Henceforth the remuneration of the bank’s most senior two officers will be guided by the Remuneration Tribunal, a statutory authority independent of government; the other executives’ salaries will remain subject to the Reserve Bank board. The tribunal believes for example the governor’s responsibilities “are not greater” than the Treasury secretary. Nothing will change in the short-term, however.

The pay increase reflected the “significance and diversity of responsibility” of the positions and the need to “attract and retain” staff. Neither argument is axiomatic.

Assigning relative “importance” to senior public officials, for instance, is problematic. Whether monetary policy is more important than defending the country, interpreting the constitution, or collecting taxes is moot. Everyone thinks his job is significant and diverse.

As for retaining staff, what fraction of governors and deputy governors in the history of the bank have been poached by better offers in the private sector? Zero is the best guess. Moreover, Treasury has retained men of the calibre of Ken Henry and Martin Parkinson, who’ve been scraping by on about $500,000 a year (still about 13 times the median full-time wage). Where was the exodus?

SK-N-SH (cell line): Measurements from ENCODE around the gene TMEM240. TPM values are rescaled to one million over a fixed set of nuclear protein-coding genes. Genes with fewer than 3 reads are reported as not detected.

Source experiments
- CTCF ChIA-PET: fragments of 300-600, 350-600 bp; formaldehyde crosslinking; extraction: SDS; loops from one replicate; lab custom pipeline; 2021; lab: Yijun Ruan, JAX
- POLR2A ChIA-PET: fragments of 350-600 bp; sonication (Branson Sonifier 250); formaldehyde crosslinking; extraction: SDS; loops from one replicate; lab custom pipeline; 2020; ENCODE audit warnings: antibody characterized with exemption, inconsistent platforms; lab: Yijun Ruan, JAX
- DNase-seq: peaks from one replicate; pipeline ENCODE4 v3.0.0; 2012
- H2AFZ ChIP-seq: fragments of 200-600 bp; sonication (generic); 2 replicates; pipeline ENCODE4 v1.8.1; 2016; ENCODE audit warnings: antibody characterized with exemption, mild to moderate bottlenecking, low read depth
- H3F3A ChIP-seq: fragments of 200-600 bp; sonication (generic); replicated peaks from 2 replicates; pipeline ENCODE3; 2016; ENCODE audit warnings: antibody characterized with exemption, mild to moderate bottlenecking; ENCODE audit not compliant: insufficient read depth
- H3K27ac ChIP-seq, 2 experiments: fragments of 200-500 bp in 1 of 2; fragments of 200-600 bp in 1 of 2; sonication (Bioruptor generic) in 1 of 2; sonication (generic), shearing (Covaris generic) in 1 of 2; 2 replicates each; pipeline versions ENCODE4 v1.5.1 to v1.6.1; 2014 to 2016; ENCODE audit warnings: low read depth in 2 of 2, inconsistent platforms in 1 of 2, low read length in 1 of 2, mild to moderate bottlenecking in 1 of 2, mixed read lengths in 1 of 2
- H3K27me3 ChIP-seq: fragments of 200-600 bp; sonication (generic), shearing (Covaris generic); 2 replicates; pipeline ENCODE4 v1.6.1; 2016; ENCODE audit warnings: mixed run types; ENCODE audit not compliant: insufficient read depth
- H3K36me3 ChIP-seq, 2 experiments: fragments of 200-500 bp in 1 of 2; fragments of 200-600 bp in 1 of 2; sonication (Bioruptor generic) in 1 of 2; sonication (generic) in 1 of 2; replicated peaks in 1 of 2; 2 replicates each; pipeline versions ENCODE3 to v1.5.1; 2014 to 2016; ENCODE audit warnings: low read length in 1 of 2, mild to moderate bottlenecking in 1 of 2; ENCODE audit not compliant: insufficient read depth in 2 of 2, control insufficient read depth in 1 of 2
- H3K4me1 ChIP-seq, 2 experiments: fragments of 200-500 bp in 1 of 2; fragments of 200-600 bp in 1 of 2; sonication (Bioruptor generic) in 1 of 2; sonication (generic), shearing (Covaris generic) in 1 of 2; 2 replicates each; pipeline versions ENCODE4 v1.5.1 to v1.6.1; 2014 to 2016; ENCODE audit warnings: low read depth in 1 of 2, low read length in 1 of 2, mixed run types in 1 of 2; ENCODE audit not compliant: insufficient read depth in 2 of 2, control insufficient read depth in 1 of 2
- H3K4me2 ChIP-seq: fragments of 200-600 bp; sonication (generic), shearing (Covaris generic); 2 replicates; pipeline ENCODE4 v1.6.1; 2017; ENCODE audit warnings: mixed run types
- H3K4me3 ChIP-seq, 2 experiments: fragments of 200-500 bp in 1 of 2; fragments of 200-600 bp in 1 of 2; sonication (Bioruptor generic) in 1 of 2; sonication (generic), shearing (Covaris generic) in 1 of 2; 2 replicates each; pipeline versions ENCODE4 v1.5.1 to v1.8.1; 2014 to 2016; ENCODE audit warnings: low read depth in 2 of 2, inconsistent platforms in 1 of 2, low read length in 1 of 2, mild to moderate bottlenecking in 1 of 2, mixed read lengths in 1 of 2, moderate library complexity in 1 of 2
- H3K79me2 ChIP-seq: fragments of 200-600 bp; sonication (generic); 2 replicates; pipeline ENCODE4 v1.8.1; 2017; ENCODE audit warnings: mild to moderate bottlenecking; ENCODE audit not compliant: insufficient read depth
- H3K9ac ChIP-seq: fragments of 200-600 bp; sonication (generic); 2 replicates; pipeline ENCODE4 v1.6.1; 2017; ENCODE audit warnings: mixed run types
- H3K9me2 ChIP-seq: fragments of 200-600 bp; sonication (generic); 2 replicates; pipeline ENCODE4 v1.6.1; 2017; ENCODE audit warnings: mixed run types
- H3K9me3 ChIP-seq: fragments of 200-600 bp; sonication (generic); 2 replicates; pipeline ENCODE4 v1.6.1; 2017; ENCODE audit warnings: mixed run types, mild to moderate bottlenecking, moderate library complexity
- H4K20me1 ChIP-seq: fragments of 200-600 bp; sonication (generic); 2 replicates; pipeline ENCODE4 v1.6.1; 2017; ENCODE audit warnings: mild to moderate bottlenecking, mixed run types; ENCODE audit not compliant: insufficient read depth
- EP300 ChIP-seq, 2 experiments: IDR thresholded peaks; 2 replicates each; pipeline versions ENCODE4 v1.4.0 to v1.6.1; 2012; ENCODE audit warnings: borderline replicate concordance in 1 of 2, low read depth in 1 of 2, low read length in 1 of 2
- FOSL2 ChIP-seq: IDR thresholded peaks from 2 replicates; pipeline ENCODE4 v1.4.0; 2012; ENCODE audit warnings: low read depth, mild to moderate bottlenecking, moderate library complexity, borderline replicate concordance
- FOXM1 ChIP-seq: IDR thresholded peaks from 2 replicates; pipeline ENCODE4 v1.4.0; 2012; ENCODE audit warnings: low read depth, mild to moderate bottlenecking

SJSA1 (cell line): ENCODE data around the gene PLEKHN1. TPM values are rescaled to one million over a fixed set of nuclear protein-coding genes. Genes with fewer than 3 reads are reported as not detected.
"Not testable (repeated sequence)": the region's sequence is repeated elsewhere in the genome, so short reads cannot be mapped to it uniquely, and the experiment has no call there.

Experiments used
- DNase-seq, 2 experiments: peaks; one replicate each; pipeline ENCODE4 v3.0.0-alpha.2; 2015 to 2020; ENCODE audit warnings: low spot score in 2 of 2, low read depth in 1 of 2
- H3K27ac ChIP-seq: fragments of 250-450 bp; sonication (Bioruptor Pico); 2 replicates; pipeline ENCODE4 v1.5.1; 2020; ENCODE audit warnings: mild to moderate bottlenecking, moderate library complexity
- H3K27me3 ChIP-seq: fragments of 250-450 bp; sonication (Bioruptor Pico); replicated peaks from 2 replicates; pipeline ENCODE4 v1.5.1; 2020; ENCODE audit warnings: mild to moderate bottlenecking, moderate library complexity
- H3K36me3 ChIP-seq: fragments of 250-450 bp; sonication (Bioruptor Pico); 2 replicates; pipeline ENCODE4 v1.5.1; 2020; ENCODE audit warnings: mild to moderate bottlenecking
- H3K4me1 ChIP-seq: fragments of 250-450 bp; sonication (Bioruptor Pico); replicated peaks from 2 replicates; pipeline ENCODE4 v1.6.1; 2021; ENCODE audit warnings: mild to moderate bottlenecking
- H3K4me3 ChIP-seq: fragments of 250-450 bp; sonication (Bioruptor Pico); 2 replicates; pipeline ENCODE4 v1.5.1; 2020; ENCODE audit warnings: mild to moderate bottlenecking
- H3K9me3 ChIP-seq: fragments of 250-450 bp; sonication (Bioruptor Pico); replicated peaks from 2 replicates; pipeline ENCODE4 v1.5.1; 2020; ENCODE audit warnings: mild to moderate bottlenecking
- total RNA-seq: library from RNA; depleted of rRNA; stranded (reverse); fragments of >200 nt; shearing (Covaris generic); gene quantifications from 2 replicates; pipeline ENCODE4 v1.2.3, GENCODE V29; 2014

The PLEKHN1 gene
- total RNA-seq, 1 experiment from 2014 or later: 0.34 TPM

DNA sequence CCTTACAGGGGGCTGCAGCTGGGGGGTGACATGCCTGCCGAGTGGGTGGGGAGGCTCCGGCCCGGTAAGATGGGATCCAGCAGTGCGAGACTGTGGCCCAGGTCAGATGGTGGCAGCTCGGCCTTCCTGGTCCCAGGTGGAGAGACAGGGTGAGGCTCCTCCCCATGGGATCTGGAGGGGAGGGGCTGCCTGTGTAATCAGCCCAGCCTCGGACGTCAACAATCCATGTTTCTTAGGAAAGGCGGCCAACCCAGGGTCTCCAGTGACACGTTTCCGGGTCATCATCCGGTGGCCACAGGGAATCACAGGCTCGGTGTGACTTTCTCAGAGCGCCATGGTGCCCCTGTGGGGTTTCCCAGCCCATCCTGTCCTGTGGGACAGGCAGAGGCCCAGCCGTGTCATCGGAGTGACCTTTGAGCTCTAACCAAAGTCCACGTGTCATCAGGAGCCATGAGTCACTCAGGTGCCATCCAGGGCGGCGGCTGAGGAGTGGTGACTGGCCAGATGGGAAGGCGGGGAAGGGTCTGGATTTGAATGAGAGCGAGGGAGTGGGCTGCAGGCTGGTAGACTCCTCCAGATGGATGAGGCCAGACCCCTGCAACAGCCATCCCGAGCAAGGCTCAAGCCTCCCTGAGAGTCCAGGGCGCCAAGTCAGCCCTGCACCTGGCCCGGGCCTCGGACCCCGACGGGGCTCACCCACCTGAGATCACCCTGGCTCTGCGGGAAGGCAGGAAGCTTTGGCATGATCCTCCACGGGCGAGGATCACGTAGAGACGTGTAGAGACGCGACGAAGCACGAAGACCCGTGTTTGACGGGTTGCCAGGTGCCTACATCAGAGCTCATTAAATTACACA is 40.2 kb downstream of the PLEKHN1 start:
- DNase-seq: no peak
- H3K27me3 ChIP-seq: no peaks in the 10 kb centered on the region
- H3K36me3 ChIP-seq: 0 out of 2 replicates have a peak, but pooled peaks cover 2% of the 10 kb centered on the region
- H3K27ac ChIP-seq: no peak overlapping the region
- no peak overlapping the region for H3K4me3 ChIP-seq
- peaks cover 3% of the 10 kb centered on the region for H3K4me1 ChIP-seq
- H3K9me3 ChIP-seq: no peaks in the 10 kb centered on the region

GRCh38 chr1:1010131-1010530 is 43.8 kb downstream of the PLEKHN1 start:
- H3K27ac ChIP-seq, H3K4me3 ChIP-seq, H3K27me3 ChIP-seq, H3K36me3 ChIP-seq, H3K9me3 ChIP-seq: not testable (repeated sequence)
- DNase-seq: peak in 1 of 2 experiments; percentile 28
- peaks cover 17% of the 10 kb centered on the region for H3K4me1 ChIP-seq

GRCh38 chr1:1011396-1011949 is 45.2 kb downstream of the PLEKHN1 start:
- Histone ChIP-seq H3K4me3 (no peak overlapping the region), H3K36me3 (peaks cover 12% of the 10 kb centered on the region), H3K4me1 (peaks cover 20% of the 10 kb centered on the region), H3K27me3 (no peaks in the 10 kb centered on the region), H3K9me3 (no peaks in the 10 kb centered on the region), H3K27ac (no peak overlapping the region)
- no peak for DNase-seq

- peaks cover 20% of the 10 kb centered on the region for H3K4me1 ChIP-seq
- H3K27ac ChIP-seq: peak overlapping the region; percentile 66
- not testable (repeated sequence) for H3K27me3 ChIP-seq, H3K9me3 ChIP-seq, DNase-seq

Public sector pay will soon be in the news again. In March 2010 the Remuneration Tribunal indicated it would reveal before year’s end new salaries for departmental secretaries “substantially above the current level”. Eighteen months later we are still waiting.

The debate about the supposed “inadequacy” of public service is naive and insults public servants to boot.

First, the skills acquired in the public service are, generally, not readily applicable to the private sector. Indeed, public servants develop a sense of procedure and caution, nurtured in roles the market is self-evidently not willing to pay for, which can be antithetical to private enterprise. Senior public servants also enjoy very significant non-pecuniary benefits — prestige (including potential receipt of honours), job security, and generous retirement and maternity benefits, for example.